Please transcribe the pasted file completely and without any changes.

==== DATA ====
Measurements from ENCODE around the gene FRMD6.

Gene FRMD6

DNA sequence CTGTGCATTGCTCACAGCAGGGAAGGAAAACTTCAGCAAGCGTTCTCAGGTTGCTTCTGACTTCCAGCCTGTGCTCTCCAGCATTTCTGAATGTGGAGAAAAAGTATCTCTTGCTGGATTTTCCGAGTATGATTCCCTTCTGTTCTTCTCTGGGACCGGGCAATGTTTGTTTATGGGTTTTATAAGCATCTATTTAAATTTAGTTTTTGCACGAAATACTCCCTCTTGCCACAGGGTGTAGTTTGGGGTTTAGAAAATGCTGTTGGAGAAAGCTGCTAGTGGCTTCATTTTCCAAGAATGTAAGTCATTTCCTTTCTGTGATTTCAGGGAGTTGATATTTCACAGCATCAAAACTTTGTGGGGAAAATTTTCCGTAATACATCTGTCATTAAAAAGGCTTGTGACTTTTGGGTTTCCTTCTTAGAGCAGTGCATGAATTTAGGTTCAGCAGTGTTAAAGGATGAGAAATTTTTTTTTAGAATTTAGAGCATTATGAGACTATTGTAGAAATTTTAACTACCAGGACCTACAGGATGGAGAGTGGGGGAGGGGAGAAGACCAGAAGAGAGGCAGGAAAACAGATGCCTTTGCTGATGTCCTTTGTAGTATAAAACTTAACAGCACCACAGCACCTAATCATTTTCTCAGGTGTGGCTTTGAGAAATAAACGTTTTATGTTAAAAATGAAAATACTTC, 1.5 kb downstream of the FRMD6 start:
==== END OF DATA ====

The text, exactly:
Measurements from ENCODE around the gene FRMD6.

Gene FRMD6

DNA sequence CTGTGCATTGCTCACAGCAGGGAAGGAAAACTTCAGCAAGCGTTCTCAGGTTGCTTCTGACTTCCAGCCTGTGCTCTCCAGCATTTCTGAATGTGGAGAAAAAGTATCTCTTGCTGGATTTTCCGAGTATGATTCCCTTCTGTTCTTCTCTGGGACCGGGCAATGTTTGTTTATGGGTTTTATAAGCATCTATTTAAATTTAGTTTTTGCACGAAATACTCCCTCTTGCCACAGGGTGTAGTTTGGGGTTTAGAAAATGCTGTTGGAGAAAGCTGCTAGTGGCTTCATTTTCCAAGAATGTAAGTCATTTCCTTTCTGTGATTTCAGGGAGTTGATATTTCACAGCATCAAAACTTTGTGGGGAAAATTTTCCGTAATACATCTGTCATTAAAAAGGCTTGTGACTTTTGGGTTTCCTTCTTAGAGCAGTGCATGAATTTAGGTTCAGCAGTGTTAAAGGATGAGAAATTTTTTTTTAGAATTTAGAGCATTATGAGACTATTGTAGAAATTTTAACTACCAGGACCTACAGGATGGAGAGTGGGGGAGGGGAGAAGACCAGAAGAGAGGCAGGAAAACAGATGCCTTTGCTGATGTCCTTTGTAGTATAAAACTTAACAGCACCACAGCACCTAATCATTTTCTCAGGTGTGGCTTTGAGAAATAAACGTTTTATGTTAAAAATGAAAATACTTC, 1.5 kb downstream of the FRMD6 start: